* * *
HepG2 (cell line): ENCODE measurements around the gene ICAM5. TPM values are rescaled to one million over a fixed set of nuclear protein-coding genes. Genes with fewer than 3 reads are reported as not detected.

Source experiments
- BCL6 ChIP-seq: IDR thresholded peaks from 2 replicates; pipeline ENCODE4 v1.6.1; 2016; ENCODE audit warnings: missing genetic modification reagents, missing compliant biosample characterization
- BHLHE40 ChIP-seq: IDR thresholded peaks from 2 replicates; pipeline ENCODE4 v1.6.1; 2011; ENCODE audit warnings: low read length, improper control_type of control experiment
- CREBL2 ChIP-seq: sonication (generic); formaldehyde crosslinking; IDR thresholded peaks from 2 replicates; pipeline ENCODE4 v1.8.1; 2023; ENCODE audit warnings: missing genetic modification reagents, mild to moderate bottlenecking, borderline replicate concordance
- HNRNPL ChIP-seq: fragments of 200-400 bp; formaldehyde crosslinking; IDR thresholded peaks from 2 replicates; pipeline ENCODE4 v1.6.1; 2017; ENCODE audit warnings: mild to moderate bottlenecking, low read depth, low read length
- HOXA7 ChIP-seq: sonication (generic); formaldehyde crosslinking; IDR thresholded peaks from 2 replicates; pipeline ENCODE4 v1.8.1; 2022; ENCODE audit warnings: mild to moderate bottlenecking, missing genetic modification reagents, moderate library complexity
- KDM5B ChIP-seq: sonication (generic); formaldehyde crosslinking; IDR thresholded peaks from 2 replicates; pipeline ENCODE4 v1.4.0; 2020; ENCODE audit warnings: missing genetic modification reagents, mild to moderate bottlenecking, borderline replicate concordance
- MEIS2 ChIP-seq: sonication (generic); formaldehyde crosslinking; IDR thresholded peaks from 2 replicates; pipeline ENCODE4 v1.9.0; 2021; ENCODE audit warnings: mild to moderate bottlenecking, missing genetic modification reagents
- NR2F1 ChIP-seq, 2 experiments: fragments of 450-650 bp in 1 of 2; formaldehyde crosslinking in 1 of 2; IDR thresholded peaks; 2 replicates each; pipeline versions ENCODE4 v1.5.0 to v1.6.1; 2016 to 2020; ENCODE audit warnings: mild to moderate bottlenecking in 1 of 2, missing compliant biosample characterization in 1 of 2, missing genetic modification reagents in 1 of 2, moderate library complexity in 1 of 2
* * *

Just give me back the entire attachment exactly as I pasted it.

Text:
HepG2 (cell line): ENCODE measurements around the gene ICAM5. TPM values are rescaled to one million over a fixed set of nuclear protein-coding genes. Genes with fewer than 3 reads are reported as not detected.

Source experiments
- BCL6 ChIP-seq: IDR thresholded peaks from 2 replicates; pipeline ENCODE4 v1.6.1; 2016; ENCODE audit warnings: missing genetic modification reagents, missing compliant biosample characterization
- BHLHE40 ChIP-seq: IDR thresholded peaks from 2 replicates; pipeline ENCODE4 v1.6.1; 2011; ENCODE audit warnings: low read length, improper control_type of control experiment
- CREBL2 ChIP-seq: sonication (generic); formaldehyde crosslinking; IDR thresholded peaks from 2 replicates; pipeline ENCODE4 v1.8.1; 2023; ENCODE audit warnings: missing genetic modification reagents, mild to moderate bottlenecking, borderline replicate concordance
- HNRNPL ChIP-seq: fragments of 200-400 bp; formaldehyde crosslinking; IDR thresholded peaks from 2 replicates; pipeline ENCODE4 v1.6.1; 2017; ENCODE audit warnings: mild to moderate bottlenecking, low read depth, low read length
- HOXA7 ChIP-seq: sonication (generic); formaldehyde crosslinking; IDR thresholded peaks from 2 replicates; pipeline ENCODE4 v1.8.1; 2022; ENCODE audit warnings: mild to moderate bottlenecking, missing genetic modification reagents, moderate library complexity
- KDM5B ChIP-seq: sonication (generic); formaldehyde crosslinking; IDR thresholded peaks from 2 replicates; pipeline ENCODE4 v1.4.0; 2020; ENCODE audit warnings: missing genetic modification reagents, mild to moderate bottlenecking, borderline replicate concordance
- MEIS2 ChIP-seq: sonication (generic); formaldehyde crosslinking; IDR thresholded peaks from 2 replicates; pipeline ENCODE4 v1.9.0; 2021; ENCODE audit warnings: mild to moderate bottlenecking, missing genetic modification reagents
- NR2F1 ChIP-seq, 2 experiments: fragments of 450-650 bp in 1 of 2; formaldehyde crosslinking in 1 of 2; IDR thresholded peaks; 2 replicates each; pipeline versions ENCODE4 v1.5.0 to v1.6.1; 2016 to 2020; ENCODE audit warnings: mild to moderate bottlenecking in 1 of 2, missing compliant biosample characterization in 1 of 2, missing genetic modification reagents in 1 of 2, moderate library complexity in 1 of 2